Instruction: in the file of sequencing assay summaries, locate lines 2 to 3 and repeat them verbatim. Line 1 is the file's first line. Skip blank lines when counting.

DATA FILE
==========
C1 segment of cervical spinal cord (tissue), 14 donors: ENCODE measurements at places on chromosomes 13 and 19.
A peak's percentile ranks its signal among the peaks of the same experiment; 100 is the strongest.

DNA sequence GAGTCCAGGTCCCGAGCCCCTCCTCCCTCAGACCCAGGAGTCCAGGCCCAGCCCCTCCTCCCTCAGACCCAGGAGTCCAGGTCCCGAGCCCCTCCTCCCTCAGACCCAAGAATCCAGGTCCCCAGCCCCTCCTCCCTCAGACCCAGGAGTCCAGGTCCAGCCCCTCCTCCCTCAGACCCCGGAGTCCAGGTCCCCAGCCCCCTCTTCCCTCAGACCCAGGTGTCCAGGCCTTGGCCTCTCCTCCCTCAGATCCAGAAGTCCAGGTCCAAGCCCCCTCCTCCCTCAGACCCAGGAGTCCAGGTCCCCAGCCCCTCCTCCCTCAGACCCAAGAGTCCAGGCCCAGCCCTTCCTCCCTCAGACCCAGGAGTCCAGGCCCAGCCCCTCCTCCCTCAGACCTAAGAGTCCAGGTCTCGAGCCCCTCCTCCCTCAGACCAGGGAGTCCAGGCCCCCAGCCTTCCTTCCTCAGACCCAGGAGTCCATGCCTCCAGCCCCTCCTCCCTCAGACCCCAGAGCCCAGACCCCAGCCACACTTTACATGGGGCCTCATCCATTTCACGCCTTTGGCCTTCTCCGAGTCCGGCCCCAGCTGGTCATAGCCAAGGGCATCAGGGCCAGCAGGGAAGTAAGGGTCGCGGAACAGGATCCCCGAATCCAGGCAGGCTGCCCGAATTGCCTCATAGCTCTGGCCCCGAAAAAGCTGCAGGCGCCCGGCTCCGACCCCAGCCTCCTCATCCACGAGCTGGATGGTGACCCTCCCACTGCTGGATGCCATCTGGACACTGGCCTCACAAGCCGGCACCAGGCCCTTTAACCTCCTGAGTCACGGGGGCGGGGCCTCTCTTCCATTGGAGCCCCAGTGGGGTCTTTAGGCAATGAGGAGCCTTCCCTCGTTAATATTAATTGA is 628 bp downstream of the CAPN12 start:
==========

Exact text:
A peak's percentile ranks its signal among the peaks of the same experiment; 100 is the strongest.

DNA sequence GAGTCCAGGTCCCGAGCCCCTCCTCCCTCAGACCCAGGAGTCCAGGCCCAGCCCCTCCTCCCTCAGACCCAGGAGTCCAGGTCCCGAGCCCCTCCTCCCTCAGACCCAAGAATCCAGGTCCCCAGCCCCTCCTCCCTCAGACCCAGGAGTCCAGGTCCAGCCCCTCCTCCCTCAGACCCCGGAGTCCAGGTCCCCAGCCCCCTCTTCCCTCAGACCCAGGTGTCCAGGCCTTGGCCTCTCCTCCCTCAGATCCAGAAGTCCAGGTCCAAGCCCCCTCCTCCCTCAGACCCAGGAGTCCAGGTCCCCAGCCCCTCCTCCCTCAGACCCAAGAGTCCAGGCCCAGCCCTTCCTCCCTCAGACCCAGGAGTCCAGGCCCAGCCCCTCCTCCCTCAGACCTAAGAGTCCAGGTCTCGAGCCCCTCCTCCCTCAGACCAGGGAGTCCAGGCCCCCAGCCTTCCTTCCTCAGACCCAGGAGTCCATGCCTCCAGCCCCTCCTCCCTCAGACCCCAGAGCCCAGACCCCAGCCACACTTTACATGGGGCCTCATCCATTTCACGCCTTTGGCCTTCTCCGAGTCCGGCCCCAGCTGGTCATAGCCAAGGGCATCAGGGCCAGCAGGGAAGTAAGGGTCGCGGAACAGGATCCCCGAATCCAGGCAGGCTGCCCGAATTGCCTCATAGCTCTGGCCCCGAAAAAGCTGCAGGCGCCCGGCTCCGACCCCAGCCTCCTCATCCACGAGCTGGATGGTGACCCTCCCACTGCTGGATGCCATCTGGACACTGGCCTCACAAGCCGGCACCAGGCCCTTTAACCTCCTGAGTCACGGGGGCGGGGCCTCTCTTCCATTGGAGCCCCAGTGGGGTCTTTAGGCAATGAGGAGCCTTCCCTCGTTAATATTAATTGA is 628 bp downstream of the CAPN12 start: